“You do know what you are drinking is meant for eye surgery.”
I wasn’t sure how Sherlock Holmes would do when I first heard of the casting and the choice for director. Don’t get me wrong, Robert Downey Jr. proved himself worthy of taking on a classic hero with Tony Stark, while at the same time director Guy Ritchie has done some of my favorite movies. I just wasn’t sure how the combination would work, especially when telling the story of such a great character. More importantly, I was worried that style would be put over substance. But luckily I was wrong.
Right from the beginning, we are brought into the adventure. In the very first scene, Holmes and best friend Watson (Jude Law) apprehend Lord Blackwood, a cruel man whose tampering with the dark arts and the occult includes kidnapping and sacrificing young women for his own sinister purposes. Right before his death by hanging, Blackwood warns Holmes that death can not stop his reign of destruction. Holmes dismisses it, but things take a turn for the worse when the murderer’s crypt is smashed from the inside out and bystanders have seen Blackwood walking out. At the same time, Holmes must deal with Irene Adler (Rachel McAdams), the only woman to spark his interest, coming back into his life and Watson moving out to take the next step with his girlfriend.
Have no doubts, Downey is the star of this movie. If it had been any other actor in that role, the movie would be vastly different. He commands the screen, just as Holmes commands any room he walks into. He’s also abuses drugs he really shouldn’t (including the eye medicine mentioned at the top), isn’t scared to take on a behemoth of a Frenchman in hand-to-hand combat and doesn’t mind telling anyone and everyone that he is smarter than them (and then proving it). The great thing is that the character of Holmes has always been this way, but this film just brings those aspects of his personality to the forefront. At the same time, Downey plays him very charming and you can tell those around him are reluctantly charmed by him.
Before watching the movie, I did question a skinny, young Watson. But I have to admit, Jude Law did a fantastic job. He so carefully walks the line between exasperation with Holme’s antics and hesitant enjoyment of their adventures. Unlike many versions of the character, he has real intelligence and gives real input into clues and aspects of the situation at hand (although you do tend to suspect Holmes has usually figured it out already). The actual relationship between Holmes and Watson is just a little bit like an old married couple, but it’s an old married couple with tons of chemistry. I think they are helped by their modern doppelgangers House and Wilson, who have a very similar relationship.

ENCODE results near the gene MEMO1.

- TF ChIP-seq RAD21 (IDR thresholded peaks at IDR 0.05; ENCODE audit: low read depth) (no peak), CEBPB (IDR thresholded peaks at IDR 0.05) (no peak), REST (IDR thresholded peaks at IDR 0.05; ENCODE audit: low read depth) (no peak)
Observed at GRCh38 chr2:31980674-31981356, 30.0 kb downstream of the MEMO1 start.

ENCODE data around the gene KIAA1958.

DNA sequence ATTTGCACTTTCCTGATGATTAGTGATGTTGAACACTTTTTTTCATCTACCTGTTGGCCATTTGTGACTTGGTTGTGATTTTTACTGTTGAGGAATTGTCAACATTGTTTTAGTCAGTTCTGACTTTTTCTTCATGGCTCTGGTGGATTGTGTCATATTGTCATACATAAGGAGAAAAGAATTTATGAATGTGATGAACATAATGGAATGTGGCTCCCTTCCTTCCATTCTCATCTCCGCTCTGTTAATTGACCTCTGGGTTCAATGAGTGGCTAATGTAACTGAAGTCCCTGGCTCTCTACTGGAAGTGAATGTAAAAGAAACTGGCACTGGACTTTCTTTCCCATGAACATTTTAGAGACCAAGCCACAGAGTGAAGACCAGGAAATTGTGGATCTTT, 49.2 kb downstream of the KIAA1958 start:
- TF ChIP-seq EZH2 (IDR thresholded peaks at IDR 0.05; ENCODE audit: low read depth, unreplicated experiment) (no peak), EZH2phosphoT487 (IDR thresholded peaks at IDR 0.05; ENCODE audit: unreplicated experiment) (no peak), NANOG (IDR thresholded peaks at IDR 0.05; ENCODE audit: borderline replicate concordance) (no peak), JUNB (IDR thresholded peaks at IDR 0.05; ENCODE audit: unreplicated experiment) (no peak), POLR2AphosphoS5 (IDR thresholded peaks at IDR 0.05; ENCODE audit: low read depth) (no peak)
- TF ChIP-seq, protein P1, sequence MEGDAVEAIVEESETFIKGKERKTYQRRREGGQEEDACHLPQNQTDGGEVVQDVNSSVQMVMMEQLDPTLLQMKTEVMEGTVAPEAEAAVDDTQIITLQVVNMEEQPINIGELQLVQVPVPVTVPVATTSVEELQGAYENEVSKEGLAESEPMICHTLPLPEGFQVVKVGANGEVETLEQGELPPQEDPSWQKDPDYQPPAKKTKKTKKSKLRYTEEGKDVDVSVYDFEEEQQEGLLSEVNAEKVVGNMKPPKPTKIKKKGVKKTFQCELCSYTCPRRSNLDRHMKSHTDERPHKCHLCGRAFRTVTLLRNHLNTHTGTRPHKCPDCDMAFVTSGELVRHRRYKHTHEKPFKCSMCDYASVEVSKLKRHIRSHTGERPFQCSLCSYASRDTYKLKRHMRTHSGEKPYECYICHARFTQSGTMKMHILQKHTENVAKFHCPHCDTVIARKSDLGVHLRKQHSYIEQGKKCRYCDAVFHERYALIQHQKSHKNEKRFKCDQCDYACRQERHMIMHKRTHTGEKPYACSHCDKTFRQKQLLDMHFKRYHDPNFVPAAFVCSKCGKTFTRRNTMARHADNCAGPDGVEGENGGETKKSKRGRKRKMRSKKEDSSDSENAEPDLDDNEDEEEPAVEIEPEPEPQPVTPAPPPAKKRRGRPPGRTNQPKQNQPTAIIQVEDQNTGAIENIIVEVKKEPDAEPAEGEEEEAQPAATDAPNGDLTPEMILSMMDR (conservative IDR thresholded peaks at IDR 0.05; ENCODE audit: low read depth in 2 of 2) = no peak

I have to give props to the supporting cast, particularly the women. It was a very smart move to put Irene in this rendition. Although she was in only one of the original stories by Sir Arthur Conan Doyle, Adler is a fan favorite and has been featured in much of the post-Doyle canon (including a play adaptation of two Holmes mysteries I had the pleasure to see in Fall 2008). Not only is the former operatic singer beautiful and charming, but also one of the only people in the world able to outsmart Holmes. In the film, Adler has now evaded Holmes and Watson a few different times before coming back to 221B Baker Street and apparently Holmes has gotten to know her a little better (compared to the original story, where they were barely face to face). McAdams (who is best known for the love-lorn Allie in The Notebook) takes a delightful departure from sweet and innocent to seductive and dangerous (as seen early on when some vagrants try to jump her and she more or less beats them to a pulp). You can understand why Holmes considers her an equal and is thrown off guard just by the sight of her. The very best comparison I can find for their relationship is that of Batman and Catwoman. She’s not particularly evil, but despite her attraction to Holmes, she will only do the right thing if it is a benefit to her. At the same time, she is still vulnerable, and as the film progresses, we discover that even she is afraid of her mysterious employer, who threatens to kill Holmes and her if she does not succeed in her job. It’s a fun character to watch and I was just relieved the heroine was not a swooning damsel in distress.